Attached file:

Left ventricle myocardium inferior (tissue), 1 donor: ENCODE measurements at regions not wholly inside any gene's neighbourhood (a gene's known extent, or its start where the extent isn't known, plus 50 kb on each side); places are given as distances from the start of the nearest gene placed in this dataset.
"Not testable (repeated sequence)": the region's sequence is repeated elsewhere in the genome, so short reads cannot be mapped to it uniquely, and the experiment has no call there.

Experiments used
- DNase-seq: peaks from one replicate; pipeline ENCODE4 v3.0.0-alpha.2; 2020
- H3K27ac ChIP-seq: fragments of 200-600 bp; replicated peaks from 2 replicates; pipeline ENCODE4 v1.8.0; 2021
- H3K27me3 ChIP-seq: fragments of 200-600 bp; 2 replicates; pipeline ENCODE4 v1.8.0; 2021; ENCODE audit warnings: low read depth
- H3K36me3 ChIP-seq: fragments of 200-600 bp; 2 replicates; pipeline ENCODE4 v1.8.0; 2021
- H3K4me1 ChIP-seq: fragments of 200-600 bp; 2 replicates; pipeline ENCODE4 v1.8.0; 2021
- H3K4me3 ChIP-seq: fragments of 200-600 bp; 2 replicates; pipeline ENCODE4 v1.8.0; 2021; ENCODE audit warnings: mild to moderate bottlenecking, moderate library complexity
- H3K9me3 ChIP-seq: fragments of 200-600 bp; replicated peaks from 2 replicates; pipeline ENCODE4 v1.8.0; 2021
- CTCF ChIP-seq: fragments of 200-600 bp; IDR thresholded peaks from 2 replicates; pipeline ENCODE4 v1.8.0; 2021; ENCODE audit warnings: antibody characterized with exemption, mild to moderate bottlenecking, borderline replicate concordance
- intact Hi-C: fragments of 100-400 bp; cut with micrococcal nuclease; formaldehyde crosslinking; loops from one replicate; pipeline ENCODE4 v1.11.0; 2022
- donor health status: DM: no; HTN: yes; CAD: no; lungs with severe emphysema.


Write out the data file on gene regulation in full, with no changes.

Left ventricle myocardium inferior (tissue), 1 donor: ENCODE measurements at regions not wholly inside any gene's neighbourhood (a gene's known extent, or its start where the extent isn't known, plus 50 kb on each side); places are given as distances from the start of the nearest gene placed in this dataset.
"Not testable (repeated sequence)": the region's sequence is repeated elsewhere in the genome, so short reads cannot be mapped to it uniquely, and the experiment has no call there.

Experiments used
- DNase-seq: peaks from one replicate; pipeline ENCODE4 v3.0.0-alpha.2; 2020
- H3K27ac ChIP-seq: fragments of 200-600 bp; replicated peaks from 2 replicates; pipeline ENCODE4 v1.8.0; 2021
- H3K27me3 ChIP-seq: fragments of 200-600 bp; 2 replicates; pipeline ENCODE4 v1.8.0; 2021; ENCODE audit warnings: low read depth
- H3K36me3 ChIP-seq: fragments of 200-600 bp; 2 replicates; pipeline ENCODE4 v1.8.0; 2021
- H3K4me1 ChIP-seq: fragments of 200-600 bp; 2 replicates; pipeline ENCODE4 v1.8.0; 2021
- H3K4me3 ChIP-seq: fragments of 200-600 bp; 2 replicates; pipeline ENCODE4 v1.8.0; 2021; ENCODE audit warnings: mild to moderate bottlenecking, moderate library complexity
- H3K9me3 ChIP-seq: fragments of 200-600 bp; replicated peaks from 2 replicates; pipeline ENCODE4 v1.8.0; 2021
- CTCF ChIP-seq: fragments of 200-600 bp; IDR thresholded peaks from 2 replicates; pipeline ENCODE4 v1.8.0; 2021; ENCODE audit warnings: antibody characterized with exemption, mild to moderate bottlenecking, borderline replicate concordance
- intact Hi-C: fragments of 100-400 bp; cut with micrococcal nuclease; formaldehyde crosslinking; loops from one replicate; pipeline ENCODE4 v1.11.0; 2022
- donor health status: DM: no; HTN: yes; CAD: no; lungs with severe emphysema.